The ability to learn is particularly relevant when attracting and retaining early-career talent. Some of the most effective ways for federal agencies to build diverse, equitable, inclusive and accessible pipelines of talent is through internships, fellowships and apprenticeship programs. For example, the Office of Personnel Management has an intern portal with many paid internship opportunities for early-career talent. We recommend you have a webpage that clearly communicates the earlycareer opportunities at your agency and enables you to collect data before and after the internship experience. The Partnership also launched the Federal Internship Finder last year, which features over 900 internship opportunities across government and allows early-career talent to search for opportunities with ease. We recommend your agency features its early-career opportunities website in this powerful GoGovernment tool.  

We also suggest finding and developing leads through talent networks, particularly student-focused platforms such as Handshake and Symplicity . Finally, work across agencies to share resources, and expand your reach by making sure your open positions are available on USAJOBS.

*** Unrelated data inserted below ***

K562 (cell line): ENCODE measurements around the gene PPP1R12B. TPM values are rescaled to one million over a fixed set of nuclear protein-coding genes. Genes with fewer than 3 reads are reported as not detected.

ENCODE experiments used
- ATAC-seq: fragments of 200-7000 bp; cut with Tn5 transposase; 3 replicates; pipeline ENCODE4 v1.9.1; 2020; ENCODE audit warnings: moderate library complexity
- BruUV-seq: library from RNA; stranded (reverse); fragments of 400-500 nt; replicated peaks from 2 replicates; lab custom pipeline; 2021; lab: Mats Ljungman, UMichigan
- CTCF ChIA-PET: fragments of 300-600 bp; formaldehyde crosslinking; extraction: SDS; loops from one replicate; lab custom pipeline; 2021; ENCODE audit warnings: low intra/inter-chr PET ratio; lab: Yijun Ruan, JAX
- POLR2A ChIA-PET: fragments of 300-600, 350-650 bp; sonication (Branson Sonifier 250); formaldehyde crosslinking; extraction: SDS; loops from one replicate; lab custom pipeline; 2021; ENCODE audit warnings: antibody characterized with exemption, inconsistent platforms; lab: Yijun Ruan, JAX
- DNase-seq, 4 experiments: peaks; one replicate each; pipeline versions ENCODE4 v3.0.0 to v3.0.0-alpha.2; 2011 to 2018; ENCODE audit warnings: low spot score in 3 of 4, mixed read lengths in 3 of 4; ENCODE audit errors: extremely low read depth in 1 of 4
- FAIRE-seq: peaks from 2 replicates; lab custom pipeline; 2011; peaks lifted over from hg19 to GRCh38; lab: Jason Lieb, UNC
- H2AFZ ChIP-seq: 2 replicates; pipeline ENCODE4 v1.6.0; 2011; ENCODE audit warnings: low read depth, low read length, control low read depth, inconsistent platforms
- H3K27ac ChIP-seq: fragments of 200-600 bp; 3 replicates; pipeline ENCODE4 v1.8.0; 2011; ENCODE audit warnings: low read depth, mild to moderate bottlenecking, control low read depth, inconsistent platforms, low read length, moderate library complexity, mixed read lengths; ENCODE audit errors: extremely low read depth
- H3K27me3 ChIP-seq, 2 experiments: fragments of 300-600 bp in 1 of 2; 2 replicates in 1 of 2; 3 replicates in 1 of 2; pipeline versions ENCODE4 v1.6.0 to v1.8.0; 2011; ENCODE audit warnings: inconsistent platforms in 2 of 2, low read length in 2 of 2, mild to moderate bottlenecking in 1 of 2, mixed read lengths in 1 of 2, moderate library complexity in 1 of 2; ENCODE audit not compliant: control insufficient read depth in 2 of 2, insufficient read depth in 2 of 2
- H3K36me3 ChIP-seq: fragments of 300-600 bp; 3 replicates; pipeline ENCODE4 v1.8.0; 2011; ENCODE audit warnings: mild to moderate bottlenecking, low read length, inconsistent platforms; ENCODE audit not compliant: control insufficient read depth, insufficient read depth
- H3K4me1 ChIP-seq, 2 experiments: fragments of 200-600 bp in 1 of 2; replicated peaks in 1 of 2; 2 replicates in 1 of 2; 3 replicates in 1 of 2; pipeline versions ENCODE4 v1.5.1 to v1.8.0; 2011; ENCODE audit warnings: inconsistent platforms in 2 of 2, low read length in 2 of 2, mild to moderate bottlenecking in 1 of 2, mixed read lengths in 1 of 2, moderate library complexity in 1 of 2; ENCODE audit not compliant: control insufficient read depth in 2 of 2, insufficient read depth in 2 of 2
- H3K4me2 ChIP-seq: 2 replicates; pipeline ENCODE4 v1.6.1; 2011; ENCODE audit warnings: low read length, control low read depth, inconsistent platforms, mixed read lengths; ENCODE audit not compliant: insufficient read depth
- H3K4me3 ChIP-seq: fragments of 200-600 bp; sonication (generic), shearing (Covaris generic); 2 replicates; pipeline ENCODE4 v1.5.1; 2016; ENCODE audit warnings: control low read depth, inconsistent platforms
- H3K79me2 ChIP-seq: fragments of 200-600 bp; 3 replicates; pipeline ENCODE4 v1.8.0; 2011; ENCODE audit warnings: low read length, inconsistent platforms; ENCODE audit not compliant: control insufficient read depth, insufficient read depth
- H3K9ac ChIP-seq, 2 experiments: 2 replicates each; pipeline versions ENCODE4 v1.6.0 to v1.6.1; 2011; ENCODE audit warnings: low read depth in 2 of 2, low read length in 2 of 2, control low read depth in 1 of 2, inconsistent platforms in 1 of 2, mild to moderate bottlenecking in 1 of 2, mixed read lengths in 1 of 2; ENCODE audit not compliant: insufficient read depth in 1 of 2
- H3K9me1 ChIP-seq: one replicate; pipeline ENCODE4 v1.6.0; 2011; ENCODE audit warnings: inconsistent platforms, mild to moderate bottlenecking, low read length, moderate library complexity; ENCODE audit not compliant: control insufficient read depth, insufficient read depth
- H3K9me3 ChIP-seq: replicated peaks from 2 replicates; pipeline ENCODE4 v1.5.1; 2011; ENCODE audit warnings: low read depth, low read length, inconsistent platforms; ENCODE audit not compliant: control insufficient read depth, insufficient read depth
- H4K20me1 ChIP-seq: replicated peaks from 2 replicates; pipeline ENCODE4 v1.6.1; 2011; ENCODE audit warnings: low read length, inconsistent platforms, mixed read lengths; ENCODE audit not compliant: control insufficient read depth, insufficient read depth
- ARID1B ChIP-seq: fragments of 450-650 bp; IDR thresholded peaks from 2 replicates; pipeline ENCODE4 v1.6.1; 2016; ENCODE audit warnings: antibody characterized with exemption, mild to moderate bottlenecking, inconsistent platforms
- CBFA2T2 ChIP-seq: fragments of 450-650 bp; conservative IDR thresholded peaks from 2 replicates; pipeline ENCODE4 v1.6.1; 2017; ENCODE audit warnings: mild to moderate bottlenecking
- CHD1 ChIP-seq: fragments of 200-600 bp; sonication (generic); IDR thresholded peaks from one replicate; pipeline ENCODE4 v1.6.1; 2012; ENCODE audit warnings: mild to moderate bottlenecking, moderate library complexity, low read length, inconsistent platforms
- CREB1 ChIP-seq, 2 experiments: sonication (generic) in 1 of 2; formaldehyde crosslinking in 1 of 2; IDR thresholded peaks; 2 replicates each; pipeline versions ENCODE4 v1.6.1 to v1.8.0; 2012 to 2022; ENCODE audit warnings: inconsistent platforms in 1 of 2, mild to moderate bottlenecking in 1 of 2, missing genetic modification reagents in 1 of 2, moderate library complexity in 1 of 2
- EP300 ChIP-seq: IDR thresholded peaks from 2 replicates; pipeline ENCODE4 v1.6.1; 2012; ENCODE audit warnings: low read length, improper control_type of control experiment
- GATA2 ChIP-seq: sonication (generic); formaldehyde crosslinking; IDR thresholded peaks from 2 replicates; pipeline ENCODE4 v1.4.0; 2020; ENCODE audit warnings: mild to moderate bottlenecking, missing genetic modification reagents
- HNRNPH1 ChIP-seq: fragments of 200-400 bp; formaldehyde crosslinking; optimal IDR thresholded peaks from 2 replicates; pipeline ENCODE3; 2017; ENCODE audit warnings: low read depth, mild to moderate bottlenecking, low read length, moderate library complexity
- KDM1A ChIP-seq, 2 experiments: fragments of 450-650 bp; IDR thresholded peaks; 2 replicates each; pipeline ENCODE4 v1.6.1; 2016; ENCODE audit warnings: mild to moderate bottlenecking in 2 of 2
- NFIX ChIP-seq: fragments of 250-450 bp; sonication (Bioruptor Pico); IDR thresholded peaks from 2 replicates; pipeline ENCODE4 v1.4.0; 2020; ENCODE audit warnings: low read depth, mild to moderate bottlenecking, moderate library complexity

Stage 4: Engage and convert


Photo credit: U.S. Department of Agriculture

Think about and plan for the potential to convert temporary employees into permanent positions at your agency. According to the National Association of Colleges and Employers, 75.5% of interns who are converted to full-time employees stay with an organization after the first year, compared with 51.5% of employees who did not start as interns. This data shows that internships have a good return on investment when it comes to longer-term service in federal agencies. 

When developing your hiring strategy, focus on making it easy to apply, so applicants have a positive early experience with the agency. It is important that your help desk is responsive and that you have an outreach team. Applicants will also be looking for digital resources, such as a hiring process guide and videos that answer their questions.